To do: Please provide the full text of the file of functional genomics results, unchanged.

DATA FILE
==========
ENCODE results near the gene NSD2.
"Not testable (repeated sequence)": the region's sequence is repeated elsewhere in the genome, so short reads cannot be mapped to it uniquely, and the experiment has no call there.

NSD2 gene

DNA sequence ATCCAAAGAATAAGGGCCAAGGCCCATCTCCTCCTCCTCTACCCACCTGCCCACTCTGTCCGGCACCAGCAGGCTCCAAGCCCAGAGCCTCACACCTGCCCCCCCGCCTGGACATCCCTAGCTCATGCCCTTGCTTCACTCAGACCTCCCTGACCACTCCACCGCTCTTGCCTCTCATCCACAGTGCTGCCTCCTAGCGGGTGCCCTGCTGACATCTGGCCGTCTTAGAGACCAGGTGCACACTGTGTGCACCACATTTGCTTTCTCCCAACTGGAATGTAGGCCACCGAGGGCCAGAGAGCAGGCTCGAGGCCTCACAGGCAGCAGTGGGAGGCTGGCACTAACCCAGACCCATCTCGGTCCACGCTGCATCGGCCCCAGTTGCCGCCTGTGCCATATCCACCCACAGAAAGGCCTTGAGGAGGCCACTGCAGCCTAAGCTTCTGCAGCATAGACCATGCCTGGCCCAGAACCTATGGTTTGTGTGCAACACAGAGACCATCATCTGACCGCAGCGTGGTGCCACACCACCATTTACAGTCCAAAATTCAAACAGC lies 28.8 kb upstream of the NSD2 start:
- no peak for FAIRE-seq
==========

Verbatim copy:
ENCODE results near the gene NSD2.
"Not testable (repeated sequence)": the region's sequence is repeated elsewhere in the genome, so short reads cannot be mapped to it uniquely, and the experiment has no call there.

NSD2 gene

DNA sequence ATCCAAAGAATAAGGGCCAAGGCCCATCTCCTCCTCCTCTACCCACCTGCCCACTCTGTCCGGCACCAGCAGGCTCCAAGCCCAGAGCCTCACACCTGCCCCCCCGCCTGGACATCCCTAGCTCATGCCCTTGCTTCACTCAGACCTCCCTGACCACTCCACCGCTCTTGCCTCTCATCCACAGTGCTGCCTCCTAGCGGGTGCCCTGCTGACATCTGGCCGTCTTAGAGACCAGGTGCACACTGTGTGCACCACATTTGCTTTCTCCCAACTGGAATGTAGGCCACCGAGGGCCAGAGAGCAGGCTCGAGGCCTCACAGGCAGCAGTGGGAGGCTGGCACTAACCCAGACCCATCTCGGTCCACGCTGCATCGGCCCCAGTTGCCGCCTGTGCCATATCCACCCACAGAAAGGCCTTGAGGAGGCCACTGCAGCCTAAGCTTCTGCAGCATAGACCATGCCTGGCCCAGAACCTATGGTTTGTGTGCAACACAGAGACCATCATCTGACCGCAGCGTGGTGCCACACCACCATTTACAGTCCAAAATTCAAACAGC lies 28.8 kb upstream of the NSD2 start:
- no peak for FAIRE-seq